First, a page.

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Op-Ed: Peace-keeping, rape and French justice – a need for scrutiny

Op-Ed: Peace-keeping, rape and French justice – a need for scrutiny

There needs to be more scrutiny of the way French judicial institutions responded to violations of human rights by soldiers who were under the direct and sole command of the French army. By MARIANNE TESSA.

On 15 January 2018, the judges of the High Court of Paris (Tribunal de Grande Instance) dismissed a case of child rape by French peacekeeping soldiers due to a lack of sufficient evidence, following recommendations from the Paris Public Prosecutor. In April 2015, British newspaper The Guardian revealed the existence of a United Nations document including testimonies of six children aged between nine and 13, reporting that they were repeatedly raped between December 2013 and June 2014 by French soldiers of “Opération Sangaris”, a peacekeeping operation in the Central African Republic (CAR).

Since then there has been introspection about the numerous and severe malpractices that enabled several UN officials in effect to ignore this report, conceal it from French authorities, and fail to undertake the necessary investigations to protect other children from undergoing a similar fate.

In July 2014, Anders Kompass was the first UN official to take action by handing over the report to the French Ministry of Defence. Kompass has since resigned and was subsequently treated as a hostile whistle-blower, rather than a principled staff member.

There needs to be more scrutiny of the way French judicial institutions responded to these violations of human rights by soldiers who were under the direct and sole command of the French army. Three children’s rights associations, including Innocence en danger, Enfance et partage and ECPAT, who acted as civil parties to the case, are strongly questioning whether the investigation was sufficiently impartial and independent.

The first investigation was indeed opened as soon as the report was received from Anders Kompass, but it was assigned to specific “military” investigators. Subsequently, five soldiers were identified from the children’s testimonies. None was indicted. Only one alleged perpetrator was placed in police custody after eight child pornography videos were found on his cellphone. He was subsequently released because the number of videos was deemed too low to characterise him as having a predisposition to paedophilia. In addition, phone-tapping evidence showed soldiers were co-ordinating their testimonies to the investigators, and expressing their own feeling that investigators were sympathetic to them. Finally, the lawyers of the child welfare association pointed out that there was an absence of a psychologist during the interviews with the children. When inconsistencies in their testimonies were noted, the lawyers asked for a psychiatric assessment of their trauma and for new interviews, but these requests were dismissed by the judge.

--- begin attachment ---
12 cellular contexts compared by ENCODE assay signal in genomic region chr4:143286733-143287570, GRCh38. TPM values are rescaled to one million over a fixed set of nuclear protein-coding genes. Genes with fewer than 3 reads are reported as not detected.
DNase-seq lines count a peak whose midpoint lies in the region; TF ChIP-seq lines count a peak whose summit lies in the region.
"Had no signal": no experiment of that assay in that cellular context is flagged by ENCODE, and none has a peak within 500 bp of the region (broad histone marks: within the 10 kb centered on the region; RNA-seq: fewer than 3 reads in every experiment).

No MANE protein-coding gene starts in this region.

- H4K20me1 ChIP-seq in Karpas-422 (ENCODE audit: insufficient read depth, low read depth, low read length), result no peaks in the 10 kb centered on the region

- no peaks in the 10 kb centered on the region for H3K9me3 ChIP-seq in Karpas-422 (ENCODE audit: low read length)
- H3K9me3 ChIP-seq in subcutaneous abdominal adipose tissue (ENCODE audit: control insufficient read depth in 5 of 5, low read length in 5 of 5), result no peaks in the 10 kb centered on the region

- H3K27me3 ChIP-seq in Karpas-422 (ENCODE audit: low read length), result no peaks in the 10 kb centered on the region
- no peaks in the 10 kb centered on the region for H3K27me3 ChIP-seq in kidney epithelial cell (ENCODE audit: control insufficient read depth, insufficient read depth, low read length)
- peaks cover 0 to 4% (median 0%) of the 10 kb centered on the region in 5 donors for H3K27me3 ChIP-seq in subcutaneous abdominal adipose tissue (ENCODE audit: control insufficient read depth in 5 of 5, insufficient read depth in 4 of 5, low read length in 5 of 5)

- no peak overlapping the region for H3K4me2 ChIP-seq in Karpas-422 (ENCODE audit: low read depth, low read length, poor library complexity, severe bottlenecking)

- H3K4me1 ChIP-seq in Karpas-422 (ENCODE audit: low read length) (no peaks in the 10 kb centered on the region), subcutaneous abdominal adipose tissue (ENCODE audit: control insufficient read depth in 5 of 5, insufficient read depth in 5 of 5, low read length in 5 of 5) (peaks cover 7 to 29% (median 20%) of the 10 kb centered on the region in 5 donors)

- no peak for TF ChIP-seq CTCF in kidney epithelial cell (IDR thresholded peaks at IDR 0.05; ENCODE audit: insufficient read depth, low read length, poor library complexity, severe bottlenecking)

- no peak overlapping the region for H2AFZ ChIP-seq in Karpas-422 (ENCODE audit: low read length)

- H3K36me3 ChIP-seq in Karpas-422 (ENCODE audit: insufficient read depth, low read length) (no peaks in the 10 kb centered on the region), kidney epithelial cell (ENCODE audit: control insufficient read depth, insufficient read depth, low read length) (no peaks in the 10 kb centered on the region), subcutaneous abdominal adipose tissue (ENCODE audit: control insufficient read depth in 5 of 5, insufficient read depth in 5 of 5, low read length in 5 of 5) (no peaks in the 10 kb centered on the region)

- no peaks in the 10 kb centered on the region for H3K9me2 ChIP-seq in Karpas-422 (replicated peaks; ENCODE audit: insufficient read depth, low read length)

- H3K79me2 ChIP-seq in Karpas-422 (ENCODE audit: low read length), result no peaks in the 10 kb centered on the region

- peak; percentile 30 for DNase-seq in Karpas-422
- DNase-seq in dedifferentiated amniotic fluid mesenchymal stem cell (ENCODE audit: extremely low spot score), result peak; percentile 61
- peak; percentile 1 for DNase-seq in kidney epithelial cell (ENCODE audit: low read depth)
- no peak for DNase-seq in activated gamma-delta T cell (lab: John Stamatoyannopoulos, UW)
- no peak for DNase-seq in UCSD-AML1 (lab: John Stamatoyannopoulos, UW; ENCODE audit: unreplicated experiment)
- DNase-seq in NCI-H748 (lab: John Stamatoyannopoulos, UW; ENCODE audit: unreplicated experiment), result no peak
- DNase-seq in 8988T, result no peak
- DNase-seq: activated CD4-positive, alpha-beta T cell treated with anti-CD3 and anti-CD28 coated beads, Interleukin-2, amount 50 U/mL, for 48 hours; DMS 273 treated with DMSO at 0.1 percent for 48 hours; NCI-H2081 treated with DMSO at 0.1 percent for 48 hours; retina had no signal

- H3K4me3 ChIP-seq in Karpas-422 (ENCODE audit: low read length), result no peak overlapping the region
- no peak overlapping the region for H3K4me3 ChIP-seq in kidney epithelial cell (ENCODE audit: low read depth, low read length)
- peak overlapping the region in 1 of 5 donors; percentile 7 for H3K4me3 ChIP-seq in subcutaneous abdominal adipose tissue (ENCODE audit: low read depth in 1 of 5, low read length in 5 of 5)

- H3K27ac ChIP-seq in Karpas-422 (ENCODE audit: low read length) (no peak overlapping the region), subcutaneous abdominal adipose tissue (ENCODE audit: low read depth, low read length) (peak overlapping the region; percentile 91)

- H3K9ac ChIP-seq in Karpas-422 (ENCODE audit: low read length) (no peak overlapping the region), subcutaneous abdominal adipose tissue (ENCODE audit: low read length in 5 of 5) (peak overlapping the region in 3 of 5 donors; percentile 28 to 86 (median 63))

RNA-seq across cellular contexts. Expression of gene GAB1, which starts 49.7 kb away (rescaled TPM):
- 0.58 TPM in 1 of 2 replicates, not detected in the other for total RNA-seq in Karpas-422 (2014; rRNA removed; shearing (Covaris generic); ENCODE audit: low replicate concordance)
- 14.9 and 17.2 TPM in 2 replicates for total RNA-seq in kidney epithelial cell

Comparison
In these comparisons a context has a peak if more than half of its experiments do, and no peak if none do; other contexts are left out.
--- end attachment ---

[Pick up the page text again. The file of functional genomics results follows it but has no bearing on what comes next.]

These malpractices cast doubt on whether the prosecutor investigated incriminating and exonerating circumstances in a fair and impartial manner. The judges could not rule on the merits of the case, and the possibility for victims to seek redress when violations of human rights are perpetrated by peacekeepers who are not under UN command seems uncertain. It is the responsibility of the national jurisdiction of the country leading such a mission to prosecute soldiers for their crimes. While this may be suitable for disciplinary infringements, this case showed that national military-led investigations are very unlikely to administer justice, especially in a country with a strong militaristic culture, where the sentiments of soldiers are trusted and protected.